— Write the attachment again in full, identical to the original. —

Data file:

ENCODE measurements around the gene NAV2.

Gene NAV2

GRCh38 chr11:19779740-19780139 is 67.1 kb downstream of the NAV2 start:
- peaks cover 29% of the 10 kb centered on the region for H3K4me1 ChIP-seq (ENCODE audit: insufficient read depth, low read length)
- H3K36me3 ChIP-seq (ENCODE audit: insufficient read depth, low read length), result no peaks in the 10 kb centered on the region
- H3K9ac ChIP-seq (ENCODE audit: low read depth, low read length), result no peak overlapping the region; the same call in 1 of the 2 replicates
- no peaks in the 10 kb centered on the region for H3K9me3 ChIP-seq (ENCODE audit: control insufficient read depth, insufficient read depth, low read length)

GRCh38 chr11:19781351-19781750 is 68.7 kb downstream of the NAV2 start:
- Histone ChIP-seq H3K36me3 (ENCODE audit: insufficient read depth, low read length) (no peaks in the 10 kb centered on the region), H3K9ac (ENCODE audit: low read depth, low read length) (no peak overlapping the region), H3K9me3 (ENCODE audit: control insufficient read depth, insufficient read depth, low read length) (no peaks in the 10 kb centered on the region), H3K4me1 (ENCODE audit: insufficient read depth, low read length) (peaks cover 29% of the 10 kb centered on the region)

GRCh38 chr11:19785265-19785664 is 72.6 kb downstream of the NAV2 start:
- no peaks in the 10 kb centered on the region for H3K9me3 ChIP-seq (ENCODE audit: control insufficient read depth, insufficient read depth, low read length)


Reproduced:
ENCODE measurements around the gene NAV2.

Gene NAV2

GRCh38 chr11:19779740-19780139 is 67.1 kb downstream of the NAV2 start:
- peaks cover 29% of the 10 kb centered on the region for H3K4me1 ChIP-seq (ENCODE audit: insufficient read depth, low read length)
- H3K36me3 ChIP-seq (ENCODE audit: insufficient read depth, low read length), result no peaks in the 10 kb centered on the region
- H3K9ac ChIP-seq (ENCODE audit: low read depth, low read length), result no peak overlapping the region; the same call in 1 of the 2 replicates
- no peaks in the 10 kb centered on the region for H3K9me3 ChIP-seq (ENCODE audit: control insufficient read depth, insufficient read depth, low read length)

GRCh38 chr11:19781351-19781750 is 68.7 kb downstream of the NAV2 start:
- Histone ChIP-seq H3K36me3 (ENCODE audit: insufficient read depth, low read length) (no peaks in the 10 kb centered on the region), H3K9ac (ENCODE audit: low read depth, low read length) (no peak overlapping the region), H3K9me3 (ENCODE audit: control insufficient read depth, insufficient read depth, low read length) (no peaks in the 10 kb centered on the region), H3K4me1 (ENCODE audit: insufficient read depth, low read length) (peaks cover 29% of the 10 kb centered on the region)

GRCh38 chr11:19785265-19785664 is 72.6 kb downstream of the NAV2 start:
- no peaks in the 10 kb centered on the region for H3K9me3 ChIP-seq (ENCODE audit: control insufficient read depth, insufficient read depth, low read length)